Sixth Floor Museum in Dallas, Texas

Every day, tourists from around the world look up with wonder at windows above Dealey Plaza.  This was the site of John F. Kennedy’s assassination on November 22, 1963.  Those windows have become a symbol of a mourning nation and one of the most notable controversies in America’s history.

Visiting the Sixth Floor Museum is one of the most popular things to do in Dallas, Texas.  The museum explores every angle imaginable surrounding the death of Kennedy and the events leading up to and after it. Endless expert interviews, diagrams, in-depth exhibits, and interactive displays tell the story and allow guests to determine their own opinions.

Dealey Plaza in downtown Dallas, Texas

The building was once the infamous Texas School Book Depository where Lee Harvey Oswald allegedly shot through an open window on the sixth floor.  Visitors take an elevator to that floor where they can explore the museum and see, walled off, where Oswald is said to have been hiding behind boxes of books.

While you can’t actually look out the same window as Oswald, an identical setup is available one floor up to see what his vantage point would have been.  Down below, you’re almost certain to see tourists (tacky, in my opinion) posing for photos where the shots are said to have landed.  The spots are marked on the pavement, though the museum and city of Dallas are quick to point out they do not place them there and advise against standing in the middle of the busy road.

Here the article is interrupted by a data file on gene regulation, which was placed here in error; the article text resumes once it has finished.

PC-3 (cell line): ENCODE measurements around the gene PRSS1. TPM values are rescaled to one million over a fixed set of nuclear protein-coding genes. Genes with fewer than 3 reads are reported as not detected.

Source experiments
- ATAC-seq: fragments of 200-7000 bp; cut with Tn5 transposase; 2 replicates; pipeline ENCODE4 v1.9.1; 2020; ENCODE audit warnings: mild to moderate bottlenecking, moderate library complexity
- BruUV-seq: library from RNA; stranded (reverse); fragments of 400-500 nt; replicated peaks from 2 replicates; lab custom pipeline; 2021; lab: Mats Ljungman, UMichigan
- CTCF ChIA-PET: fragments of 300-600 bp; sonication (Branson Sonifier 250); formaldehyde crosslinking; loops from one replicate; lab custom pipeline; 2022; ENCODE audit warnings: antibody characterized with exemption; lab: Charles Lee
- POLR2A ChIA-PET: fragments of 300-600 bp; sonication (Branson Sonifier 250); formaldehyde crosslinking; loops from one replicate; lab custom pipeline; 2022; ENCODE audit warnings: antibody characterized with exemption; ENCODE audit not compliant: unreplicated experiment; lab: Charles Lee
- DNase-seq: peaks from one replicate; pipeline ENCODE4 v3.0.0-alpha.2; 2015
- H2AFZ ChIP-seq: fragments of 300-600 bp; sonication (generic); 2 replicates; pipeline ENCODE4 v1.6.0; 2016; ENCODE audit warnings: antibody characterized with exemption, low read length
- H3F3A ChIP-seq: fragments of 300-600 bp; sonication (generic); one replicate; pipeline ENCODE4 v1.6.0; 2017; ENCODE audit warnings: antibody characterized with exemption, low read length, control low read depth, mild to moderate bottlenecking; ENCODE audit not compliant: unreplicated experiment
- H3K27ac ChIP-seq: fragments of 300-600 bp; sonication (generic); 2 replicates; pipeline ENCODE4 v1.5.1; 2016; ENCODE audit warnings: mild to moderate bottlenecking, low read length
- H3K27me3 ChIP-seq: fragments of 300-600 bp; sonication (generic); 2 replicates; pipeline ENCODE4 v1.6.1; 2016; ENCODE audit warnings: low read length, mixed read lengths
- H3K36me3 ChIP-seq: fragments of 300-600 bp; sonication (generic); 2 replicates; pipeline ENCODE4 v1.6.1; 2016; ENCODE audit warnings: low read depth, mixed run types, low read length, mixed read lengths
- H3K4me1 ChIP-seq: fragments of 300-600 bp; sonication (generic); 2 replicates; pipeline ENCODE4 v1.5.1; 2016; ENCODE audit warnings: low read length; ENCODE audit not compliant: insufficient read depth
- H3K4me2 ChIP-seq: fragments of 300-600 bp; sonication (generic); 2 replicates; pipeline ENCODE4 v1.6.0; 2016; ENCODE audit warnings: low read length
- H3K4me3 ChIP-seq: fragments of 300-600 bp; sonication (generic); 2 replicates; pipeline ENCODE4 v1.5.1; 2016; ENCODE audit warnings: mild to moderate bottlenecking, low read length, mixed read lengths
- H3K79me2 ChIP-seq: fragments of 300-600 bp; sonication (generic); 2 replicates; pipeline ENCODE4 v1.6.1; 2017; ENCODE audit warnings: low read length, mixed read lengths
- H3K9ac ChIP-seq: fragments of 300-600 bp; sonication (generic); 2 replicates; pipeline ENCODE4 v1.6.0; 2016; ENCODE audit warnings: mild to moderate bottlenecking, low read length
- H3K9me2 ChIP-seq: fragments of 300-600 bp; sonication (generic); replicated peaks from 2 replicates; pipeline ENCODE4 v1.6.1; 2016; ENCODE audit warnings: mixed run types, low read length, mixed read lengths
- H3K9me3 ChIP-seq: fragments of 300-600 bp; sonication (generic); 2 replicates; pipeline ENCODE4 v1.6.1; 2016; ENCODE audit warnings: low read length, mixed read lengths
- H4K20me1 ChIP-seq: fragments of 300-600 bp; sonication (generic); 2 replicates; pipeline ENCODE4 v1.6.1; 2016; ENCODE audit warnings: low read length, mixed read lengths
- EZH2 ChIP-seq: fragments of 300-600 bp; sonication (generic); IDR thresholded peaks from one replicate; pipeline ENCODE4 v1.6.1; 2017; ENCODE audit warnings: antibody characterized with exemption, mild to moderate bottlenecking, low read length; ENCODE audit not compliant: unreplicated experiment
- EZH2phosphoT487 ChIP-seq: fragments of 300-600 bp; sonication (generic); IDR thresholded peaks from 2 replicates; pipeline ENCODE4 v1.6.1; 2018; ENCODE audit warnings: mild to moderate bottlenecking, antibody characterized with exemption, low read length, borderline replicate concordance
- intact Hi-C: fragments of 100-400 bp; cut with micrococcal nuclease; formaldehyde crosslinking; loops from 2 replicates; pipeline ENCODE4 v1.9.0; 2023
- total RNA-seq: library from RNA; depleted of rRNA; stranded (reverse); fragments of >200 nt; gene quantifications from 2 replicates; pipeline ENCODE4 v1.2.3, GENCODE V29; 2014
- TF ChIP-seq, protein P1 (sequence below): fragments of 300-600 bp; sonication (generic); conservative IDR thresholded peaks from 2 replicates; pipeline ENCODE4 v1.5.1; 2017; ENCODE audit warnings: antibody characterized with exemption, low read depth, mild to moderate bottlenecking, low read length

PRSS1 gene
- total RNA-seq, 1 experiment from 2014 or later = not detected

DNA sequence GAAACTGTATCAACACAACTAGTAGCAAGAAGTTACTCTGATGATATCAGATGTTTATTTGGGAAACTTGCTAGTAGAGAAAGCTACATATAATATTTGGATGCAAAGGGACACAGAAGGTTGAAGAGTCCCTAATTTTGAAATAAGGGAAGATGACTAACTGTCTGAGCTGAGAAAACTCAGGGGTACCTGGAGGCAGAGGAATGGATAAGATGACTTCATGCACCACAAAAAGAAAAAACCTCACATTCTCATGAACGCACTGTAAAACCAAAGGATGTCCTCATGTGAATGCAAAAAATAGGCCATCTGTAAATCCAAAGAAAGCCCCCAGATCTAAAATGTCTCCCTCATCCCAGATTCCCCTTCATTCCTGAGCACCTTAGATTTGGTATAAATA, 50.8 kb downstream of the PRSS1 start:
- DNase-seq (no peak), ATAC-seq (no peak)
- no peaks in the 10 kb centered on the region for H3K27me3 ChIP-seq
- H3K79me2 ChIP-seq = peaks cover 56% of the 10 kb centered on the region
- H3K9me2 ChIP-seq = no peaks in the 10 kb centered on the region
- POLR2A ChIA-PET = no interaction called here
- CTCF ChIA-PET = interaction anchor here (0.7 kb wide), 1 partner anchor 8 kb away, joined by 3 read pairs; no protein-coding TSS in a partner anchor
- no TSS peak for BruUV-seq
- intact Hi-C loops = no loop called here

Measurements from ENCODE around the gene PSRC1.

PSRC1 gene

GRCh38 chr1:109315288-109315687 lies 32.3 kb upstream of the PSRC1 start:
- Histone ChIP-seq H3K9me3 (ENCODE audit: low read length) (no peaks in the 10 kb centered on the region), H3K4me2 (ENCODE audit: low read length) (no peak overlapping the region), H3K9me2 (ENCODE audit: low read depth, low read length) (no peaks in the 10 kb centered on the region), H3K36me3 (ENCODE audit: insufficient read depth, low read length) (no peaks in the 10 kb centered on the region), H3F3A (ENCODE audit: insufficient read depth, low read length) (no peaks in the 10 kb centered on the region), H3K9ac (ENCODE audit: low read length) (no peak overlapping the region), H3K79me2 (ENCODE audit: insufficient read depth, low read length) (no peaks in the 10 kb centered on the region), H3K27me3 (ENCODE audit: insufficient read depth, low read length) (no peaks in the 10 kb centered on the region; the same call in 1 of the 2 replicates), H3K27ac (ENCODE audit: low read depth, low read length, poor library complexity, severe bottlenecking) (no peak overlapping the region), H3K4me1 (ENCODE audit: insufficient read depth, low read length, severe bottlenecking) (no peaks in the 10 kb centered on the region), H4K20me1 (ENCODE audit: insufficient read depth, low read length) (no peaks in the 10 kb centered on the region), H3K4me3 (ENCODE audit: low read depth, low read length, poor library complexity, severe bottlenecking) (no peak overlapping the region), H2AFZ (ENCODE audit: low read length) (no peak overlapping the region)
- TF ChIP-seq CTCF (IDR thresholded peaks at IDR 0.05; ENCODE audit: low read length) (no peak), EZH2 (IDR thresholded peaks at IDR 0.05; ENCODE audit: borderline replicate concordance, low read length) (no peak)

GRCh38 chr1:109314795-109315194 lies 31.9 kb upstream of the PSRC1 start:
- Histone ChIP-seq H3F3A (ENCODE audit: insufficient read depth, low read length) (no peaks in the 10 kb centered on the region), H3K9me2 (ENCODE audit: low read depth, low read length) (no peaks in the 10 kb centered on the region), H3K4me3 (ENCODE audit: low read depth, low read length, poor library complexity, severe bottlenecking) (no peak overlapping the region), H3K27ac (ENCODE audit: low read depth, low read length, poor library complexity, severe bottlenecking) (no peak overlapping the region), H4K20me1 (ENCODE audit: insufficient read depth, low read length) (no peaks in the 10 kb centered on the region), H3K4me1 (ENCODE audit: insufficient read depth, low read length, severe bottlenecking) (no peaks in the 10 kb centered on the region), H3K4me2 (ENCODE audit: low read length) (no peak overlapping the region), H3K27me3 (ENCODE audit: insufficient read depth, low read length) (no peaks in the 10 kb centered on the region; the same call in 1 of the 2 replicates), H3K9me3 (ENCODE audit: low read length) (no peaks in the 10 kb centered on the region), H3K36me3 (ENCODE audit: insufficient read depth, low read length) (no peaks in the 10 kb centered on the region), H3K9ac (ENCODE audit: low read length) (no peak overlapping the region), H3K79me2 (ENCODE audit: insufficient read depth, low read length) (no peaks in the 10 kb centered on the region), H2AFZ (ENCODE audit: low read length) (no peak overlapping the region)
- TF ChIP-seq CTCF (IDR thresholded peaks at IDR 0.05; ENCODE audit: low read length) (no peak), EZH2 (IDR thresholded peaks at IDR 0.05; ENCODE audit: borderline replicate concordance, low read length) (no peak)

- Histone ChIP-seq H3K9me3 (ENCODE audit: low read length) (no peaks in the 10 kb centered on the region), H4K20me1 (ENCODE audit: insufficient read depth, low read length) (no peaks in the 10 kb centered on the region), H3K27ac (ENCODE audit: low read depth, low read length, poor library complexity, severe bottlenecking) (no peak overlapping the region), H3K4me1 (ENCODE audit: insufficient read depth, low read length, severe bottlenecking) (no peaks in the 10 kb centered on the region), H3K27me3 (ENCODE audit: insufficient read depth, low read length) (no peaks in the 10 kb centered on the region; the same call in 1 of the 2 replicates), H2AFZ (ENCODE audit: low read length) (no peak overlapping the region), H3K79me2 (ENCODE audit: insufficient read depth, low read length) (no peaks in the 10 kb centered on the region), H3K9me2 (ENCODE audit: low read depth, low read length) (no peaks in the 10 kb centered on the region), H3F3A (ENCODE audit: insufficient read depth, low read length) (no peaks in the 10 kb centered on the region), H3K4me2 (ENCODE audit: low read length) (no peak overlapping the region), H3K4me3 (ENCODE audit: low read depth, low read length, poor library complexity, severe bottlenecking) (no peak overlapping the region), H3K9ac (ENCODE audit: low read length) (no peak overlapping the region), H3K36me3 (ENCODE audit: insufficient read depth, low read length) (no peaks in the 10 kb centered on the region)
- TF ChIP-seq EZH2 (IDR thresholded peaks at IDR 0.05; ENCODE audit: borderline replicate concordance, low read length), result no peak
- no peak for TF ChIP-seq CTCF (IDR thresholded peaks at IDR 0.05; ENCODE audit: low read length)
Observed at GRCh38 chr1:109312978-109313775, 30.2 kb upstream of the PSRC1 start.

Consumer movie cameras were still a relatively new invention in 1963 but more than a handful of Dallas residents, some as young as 13 years old, captured portions of the motorcade passing through downtown.  The Sixth Floor Museum shares those visuals and the personal stories from many of those now historic filmmakers.  Visitors can view the famous Zapruter film, the most complete film of the assassination, and learn of all the many conspiracies surrounding it.

You’ll also run into a few odd characters on the sidewalk offering to sell collectible newspapers and sharing their own theories about the assassination.

The museum’s website has a calendar of public events that feature guest speakers and discussions about President Kennedy and his legacy, as well as the assassination.  A recent guest, Ruth Paine, spoke to visitors about her ties to Lee Harvey Oswald. The rifle that Oswald used was stashed in the garage at Paine’s home.  Other speakers include historians and local news broadcasters that covered the events on the ground that day.

“X” marks the spot where one of the bullets landed aimed at John F. Kennedy when his motorcade passed by the book depository in Dallas.

If you’re looking for hotels in Dallas near the Sixth Floor Museum, downtown is definitely the best option, especially if you don’t have access to a car.

The Sixth Floor Museum is open 7 days a week with shortened hours on Monday.  Tickets are $18.00 for adults and $14.00 for youth under 18 years old.  Each ticket is timed admission every 30 minutes.  Visitors are encouraged to plan for at least 90 minutes to explore all of the exhibits in the museum.

To learn more about the Sixth Floor Museum you can visit their website:

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